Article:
Washington DC
27 April 2017
Reporter: Barney Dixon
US House of Representatives passes copyright leadership bill
The US House of Representatives has approved legislation that will make the head of the US Copyright Office a presidential appointee.

The bipartisan bill, which was introduced by senator and house judiciary committee chair Bob Goodlatte last month, was approved by a vote of 378 to 48 yesterday (26 April).

Under the bill, the head of the Copyright Office, known as the register of copyrights, would become a presidential appointee, and terms would be limited to 10 years.

Goodlatte said that the bill is “focused on ensuring [US] copyright laws keep pace in the digital age and has included much discussion on the merits of giving the Copyright Office more autonomy with respect to the Library of Congress.

“While this legislation represents an important first step in the committee’s efforts to update our nation’s copyright laws, we remain committed to working with all members and stakeholders to take additional steps to ensure the US Copyright Office is modernised so that it functions efficiently and effectively for all Americans.”

Opinion on the changes has been mixed, with several organisations applauding its introduction, while others have claimed it is “hard to imagine” why Congress would voluntarily cede its own confirmed librarian’s authority to select and oversee a key congressional adviser on copyright matters to the executive branch.

The Copyright Office has long been a target of reform. Goodlatte and the House judiciary committee have been seeking reform since 2013.

More Copyright news
The latest news from IPPro The Internet
Join Our Newsletter

Sign up today and never
miss the latest news or an issue again

Subscribe now
Elsevier wins $15 million settlement
26 June 2017 | New York | Reporter: Barney Dixon
Elsevier has received $15 million in damages in its copyright infringement lawsuit against Sci-Hub, the Library Genesis project and a number of other sites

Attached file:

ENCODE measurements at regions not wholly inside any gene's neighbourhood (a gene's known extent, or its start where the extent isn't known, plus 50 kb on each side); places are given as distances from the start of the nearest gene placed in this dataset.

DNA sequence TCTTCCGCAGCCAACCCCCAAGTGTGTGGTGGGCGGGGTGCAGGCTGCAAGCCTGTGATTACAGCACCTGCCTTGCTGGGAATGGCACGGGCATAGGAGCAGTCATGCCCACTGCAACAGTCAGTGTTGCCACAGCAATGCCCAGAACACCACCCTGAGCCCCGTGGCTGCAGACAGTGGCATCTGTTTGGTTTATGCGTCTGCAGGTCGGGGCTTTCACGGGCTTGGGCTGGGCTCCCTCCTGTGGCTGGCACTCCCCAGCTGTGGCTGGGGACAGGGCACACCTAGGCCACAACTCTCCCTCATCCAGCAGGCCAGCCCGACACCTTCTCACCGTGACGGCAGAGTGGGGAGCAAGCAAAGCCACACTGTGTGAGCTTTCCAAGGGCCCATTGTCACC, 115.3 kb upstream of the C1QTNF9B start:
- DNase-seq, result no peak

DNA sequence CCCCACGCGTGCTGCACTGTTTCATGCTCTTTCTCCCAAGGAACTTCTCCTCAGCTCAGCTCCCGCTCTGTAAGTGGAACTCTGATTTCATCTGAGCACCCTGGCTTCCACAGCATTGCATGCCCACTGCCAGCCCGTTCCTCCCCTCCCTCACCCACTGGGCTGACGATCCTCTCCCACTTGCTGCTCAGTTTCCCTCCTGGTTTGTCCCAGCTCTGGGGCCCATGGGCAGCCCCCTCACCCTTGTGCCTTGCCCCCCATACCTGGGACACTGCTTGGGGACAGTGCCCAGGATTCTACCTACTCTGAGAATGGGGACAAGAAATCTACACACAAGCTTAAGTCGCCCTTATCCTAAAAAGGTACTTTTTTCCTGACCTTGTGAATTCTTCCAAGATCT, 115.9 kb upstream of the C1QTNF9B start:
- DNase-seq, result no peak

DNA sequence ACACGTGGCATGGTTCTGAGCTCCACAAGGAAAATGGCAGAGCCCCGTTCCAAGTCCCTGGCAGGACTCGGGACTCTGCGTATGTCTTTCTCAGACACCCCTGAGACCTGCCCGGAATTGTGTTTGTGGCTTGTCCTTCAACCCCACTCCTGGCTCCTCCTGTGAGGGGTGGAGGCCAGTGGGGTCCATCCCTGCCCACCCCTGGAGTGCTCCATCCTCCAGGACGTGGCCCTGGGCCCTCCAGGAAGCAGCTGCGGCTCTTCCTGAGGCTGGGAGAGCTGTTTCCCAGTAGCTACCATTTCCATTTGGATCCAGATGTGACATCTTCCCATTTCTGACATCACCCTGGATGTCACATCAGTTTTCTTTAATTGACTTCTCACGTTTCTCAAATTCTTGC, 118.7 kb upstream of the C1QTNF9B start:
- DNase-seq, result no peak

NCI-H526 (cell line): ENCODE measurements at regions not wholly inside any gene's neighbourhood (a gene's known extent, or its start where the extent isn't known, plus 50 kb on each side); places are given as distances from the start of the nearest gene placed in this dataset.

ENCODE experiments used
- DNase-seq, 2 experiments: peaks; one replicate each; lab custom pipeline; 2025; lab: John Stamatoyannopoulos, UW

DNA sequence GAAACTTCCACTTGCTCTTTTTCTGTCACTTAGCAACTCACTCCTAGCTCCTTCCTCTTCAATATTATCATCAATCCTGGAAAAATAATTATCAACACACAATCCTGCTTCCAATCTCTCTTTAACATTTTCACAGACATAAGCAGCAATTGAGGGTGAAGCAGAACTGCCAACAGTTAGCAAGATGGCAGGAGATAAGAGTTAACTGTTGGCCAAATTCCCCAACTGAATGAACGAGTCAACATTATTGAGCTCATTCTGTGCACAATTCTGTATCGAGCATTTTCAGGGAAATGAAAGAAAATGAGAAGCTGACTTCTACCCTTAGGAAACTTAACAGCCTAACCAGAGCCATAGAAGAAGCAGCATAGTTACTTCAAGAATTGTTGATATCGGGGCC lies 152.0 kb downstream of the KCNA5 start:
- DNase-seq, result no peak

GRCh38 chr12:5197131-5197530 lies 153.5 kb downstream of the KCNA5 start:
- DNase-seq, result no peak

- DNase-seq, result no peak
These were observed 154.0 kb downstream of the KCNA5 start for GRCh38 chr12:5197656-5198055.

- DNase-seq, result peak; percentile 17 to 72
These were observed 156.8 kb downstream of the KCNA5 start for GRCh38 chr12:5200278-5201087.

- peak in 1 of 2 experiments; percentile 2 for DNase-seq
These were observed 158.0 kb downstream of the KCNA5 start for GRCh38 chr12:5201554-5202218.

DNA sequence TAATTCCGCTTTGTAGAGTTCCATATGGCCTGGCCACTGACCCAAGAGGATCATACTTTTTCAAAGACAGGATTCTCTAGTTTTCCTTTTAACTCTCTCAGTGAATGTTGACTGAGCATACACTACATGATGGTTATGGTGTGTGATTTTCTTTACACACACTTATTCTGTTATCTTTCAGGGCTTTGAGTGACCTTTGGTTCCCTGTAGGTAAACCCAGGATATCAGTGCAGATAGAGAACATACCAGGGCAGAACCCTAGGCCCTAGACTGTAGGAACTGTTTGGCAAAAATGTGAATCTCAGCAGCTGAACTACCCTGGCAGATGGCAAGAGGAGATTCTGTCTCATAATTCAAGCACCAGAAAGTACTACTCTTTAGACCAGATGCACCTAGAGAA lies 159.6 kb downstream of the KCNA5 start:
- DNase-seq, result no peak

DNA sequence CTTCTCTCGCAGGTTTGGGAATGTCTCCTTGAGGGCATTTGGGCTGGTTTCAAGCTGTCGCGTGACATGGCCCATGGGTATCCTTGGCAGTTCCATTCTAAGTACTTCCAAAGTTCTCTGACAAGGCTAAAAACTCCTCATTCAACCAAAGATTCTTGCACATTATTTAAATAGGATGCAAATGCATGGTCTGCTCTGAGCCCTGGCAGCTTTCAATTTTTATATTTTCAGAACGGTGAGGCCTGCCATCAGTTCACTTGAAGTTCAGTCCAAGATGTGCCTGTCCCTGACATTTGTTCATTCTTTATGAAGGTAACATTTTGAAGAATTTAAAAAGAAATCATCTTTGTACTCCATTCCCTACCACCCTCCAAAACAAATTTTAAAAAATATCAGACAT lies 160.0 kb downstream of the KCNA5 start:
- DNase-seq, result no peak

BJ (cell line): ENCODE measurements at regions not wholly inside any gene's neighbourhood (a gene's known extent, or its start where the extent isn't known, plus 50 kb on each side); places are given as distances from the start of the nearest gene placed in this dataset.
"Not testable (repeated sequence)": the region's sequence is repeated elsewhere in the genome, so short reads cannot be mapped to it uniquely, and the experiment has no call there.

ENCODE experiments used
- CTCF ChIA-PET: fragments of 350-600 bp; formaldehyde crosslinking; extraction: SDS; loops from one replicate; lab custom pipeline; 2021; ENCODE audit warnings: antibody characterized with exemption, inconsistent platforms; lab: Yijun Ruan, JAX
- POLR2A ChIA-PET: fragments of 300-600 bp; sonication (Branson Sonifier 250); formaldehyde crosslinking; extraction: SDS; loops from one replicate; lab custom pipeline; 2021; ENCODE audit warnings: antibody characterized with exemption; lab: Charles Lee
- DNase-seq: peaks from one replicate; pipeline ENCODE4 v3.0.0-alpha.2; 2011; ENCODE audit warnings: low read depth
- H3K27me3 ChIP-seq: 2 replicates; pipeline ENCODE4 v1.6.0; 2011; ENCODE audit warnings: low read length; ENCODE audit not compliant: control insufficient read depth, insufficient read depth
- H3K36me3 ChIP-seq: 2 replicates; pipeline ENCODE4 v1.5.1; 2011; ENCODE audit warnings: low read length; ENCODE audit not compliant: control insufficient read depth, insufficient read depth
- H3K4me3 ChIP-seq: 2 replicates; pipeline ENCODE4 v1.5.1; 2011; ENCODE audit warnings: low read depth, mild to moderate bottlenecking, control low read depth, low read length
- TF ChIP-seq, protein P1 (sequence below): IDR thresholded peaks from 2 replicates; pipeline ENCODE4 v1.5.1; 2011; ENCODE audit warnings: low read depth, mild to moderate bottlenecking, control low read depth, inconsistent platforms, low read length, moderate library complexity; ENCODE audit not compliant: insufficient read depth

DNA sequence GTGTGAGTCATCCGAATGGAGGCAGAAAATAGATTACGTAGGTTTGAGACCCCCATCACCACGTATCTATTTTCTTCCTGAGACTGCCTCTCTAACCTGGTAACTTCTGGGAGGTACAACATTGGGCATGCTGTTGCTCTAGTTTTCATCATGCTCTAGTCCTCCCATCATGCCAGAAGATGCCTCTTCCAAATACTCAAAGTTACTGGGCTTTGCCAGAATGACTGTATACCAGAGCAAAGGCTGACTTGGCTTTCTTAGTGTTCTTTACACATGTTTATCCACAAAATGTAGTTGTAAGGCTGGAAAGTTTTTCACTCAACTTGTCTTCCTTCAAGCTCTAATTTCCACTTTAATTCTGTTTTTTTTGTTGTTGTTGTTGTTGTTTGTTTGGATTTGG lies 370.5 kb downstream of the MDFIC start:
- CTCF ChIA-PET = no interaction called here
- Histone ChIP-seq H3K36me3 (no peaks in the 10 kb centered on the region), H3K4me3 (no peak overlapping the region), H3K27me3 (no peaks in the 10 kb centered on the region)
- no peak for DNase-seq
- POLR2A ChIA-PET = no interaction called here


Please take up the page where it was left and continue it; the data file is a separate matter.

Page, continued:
Trio sentenced over piracy business
26 June 2017 | London | Reporter: Barney Dixon
Three men have received suspended prison sentences for illegally distributing copyrighted content, costing more than £2.5 million
Dancing Baby will be neither seen nor heard
21 June 2017 | Washington DC | Reporter: Barney Dixon
The US Supreme Court has denied certiorari in the infamous ‘Dancing Baby’ copyright infringement case
Deadpool uploader arrested
20 June 2017 | Los Angeles | Reporter: Mark Dugdale
A man in California has been arrested on charges of criminal copyright infringement for allegedly uploading a copy of the Deadpool movie to Facebook
Netflix, Amazon and Disney help launch anti-piracy coalition
19 June 2017 | New York | Reporter: Barney Dixon
Netflix, Amazon and Disney are among 30 companies involved in the launch of the Alliance for Creativity and Entertainment
Operation Creative causes 87 percent drop in infringing ad revenue
15 June 2017 | London | Reporter: Barney Dixon
The operation gives gambling operators access to an up-to-date list of copyright infringing sites through PIPCU’s Infringing Websites List
CJEU confirms The Pirate Bay does communicate to the public
15 June 2017 | Luxembourg | Reporter: Mark Dugdale
The Pirate Bay, as a P2P network that indexes infringing content, is engaging in communications to the public under the Copyright Directive